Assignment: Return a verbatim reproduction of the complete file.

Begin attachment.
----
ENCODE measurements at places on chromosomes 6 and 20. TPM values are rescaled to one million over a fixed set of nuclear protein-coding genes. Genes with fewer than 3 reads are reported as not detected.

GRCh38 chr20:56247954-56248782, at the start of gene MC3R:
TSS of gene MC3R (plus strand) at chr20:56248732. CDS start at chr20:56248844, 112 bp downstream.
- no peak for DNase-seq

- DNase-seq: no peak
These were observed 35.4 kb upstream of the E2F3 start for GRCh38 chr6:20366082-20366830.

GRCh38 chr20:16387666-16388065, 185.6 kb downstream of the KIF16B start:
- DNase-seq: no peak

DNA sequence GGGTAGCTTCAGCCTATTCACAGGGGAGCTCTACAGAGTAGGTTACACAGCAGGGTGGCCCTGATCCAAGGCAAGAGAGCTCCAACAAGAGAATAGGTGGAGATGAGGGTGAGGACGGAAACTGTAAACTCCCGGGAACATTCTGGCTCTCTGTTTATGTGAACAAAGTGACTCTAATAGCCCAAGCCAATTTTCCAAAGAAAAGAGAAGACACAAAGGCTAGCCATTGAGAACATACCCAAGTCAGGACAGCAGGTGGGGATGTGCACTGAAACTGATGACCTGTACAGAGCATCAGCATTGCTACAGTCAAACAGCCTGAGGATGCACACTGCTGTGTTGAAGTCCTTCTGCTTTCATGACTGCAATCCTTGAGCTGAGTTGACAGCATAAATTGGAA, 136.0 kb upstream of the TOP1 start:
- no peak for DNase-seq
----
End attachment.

ENCODE measurements at places on chromosomes 6 and 20. TPM values are rescaled to one million over a fixed set of nuclear protein-coding genes. Genes with fewer than 3 reads are reported as not detected.

GRCh38 chr20:56247954-56248782, at the start of gene MC3R:
TSS of gene MC3R (plus strand) at chr20:56248732. CDS start at chr20:56248844, 112 bp downstream.
- no peak for DNase-seq

- DNase-seq: no peak
These were observed 35.4 kb upstream of the E2F3 start for GRCh38 chr6:20366082-20366830.

GRCh38 chr20:16387666-16388065, 185.6 kb downstream of the KIF16B start:
- DNase-seq: no peak

DNA sequence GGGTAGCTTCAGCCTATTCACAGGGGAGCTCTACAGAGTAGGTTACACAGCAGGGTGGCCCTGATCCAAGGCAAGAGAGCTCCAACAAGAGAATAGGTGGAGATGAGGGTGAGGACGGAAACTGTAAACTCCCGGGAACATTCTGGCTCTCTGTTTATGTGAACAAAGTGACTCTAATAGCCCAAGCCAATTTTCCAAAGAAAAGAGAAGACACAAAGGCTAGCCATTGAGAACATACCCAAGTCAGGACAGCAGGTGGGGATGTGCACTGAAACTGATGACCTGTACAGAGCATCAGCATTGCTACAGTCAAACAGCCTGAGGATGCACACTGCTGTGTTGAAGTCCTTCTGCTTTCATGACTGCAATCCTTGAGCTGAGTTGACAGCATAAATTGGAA, 136.0 kb upstream of the TOP1 start:
- no peak for DNase-seq